The Reading List #29

The big book news this week is I’ve finally set up my Kindle! So tips and book recommendations are most welcome…

But in the meantime, here’s the latest wonderfully random mixed instalment of The Reading List:


The Russian Concubine, Kate Furnivall



1928. Lydia and her aristocratic mother, Valentina, have been exiled from Russia and taken refuge in China. In her new surroundings, Lydia resorts to theft and is saved from death by a communist, Chang An Lo.

My auntie lent this book to me, and I could immediately see why she had loved it so much. The writing is absolutely beautiful, and the descriptions of love and loss are expertly handled. Within the beauty of the writing are some horrific scenes of clashes, kidnap, fighting and an unsettled Jungchow. This was a page-turner both for the plot, the context, and the beauty of the writing itself.


Quiet, Susan Cain



Non-fiction, now, and it’s a book that was lent to me by my dad. Exploring ‘the power of introverts in a world that can’t stop talking’, Cain delivers a fantastic case for not always being the loudest in the room, both personally and in the business world.

I won’t say too much about this, as different sections will, I’m sure, appeal to different people, but it’s thoughtful, it’s well written, and at every page-turn had me thinking ‘wow, she’s describing me’. I found it so interesting to read something that seemed so specifically targeted to certain elements of my personality, and to then hear how Cain herself and many others, in many contexts, used their attributes in different ways to reach success. I’d encourage anyone who may even have a few qualities of an ‘introvert’ to at least have a browse. I’ve lost count of the amount of people I’ve recommended this one to.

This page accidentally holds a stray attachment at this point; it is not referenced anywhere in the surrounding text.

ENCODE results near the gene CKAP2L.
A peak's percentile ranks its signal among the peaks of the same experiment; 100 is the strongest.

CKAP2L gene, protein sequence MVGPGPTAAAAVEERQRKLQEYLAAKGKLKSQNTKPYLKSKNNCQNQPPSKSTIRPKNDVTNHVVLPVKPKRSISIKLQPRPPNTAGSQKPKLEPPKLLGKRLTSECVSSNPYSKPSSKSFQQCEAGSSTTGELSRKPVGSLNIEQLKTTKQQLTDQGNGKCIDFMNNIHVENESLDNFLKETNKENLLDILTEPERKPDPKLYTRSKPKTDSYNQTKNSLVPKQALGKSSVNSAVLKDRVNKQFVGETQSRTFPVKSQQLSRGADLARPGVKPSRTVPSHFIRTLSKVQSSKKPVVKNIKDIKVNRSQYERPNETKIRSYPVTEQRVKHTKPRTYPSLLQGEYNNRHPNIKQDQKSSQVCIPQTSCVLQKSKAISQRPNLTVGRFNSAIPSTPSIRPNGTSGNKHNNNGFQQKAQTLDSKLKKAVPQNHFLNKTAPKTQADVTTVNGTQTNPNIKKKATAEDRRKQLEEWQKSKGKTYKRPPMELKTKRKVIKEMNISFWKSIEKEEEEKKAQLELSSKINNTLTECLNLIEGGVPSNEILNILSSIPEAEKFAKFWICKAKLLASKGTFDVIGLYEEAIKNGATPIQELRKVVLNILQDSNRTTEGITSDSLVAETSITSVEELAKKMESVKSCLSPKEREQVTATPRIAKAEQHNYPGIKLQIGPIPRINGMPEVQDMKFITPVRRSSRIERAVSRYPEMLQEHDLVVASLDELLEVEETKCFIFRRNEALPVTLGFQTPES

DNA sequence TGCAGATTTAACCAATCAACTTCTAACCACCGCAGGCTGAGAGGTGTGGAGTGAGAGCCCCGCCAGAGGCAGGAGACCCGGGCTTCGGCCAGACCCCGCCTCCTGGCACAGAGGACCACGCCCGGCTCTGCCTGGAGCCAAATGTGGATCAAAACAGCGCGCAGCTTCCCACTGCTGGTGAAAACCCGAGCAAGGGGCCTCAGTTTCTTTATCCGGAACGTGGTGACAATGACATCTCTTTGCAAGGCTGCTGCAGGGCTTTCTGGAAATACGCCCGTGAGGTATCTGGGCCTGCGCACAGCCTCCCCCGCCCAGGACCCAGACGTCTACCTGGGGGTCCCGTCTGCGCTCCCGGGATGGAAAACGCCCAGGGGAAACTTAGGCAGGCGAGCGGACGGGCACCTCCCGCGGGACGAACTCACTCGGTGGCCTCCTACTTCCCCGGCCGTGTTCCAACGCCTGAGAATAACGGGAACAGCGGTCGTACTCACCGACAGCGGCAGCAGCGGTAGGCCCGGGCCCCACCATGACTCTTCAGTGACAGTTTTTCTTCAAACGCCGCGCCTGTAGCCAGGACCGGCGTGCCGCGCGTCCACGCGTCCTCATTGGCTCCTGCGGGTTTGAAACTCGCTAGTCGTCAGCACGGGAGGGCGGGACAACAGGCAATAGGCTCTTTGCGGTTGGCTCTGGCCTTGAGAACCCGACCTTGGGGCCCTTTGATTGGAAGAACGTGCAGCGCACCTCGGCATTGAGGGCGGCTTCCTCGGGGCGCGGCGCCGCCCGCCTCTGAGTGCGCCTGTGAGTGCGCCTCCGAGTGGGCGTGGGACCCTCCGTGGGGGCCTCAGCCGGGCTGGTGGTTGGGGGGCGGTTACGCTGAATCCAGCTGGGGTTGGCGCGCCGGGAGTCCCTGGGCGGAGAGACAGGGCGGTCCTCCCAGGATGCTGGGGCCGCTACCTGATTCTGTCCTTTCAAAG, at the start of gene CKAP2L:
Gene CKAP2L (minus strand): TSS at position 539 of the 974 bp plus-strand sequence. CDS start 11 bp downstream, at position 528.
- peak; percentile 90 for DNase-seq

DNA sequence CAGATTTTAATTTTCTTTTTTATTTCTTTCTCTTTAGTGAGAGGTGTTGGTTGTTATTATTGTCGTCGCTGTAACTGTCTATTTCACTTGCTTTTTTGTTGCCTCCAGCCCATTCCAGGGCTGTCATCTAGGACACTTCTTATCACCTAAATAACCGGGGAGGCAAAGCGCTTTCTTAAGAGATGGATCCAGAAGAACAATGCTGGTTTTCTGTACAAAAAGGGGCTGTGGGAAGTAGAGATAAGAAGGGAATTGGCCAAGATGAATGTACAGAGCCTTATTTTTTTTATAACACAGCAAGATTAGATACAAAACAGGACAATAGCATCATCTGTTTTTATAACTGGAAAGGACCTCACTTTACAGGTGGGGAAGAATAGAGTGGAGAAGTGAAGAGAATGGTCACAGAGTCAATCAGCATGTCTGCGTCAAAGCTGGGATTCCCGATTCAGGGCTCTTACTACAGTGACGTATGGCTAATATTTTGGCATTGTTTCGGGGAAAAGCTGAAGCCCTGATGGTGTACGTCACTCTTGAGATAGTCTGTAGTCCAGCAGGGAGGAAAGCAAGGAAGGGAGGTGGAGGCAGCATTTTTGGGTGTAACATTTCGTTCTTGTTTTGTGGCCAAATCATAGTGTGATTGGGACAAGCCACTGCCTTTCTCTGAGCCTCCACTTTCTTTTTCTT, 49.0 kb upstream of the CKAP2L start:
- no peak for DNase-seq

Bridget Jones: Mad About the Boy, Helen Fielding



Now a mother-of-two, Bridget is still dating, weight-losing and wondering about life. Fielding manages to keep up that same refreshing tone of voice as is in the original book, but still making it clear that this is an older Bridget.

Bridget Jones is still funny. The life stories sharing woes familiar to us all are still entertaining, and that distinctive stream-of-consciousness diary format works just as well as in the original novel. In terms of the actual storyline, I don’t think this sequel comes even close to the original, as there are parts of the story I just don’t believe, but it was touching and a good, fun read.


Tigerlily’s Orchids, Ruth Rendell



Stuart Font is hosting a flat-warming, and invites the residents of the whole building. ‘Tigerlily’ lives opposite, and her spell and actions on the night of the party will change everything for every guest.

This was set up brilliantly, the characters were all believable, and I liked their personal stories. However, once the main ‘mystery’ took hold, I felt the plot ran away with itself, and I fairly quickly lost interest.


Have you read any of these books? And do you have any thoughts on what I should try next?




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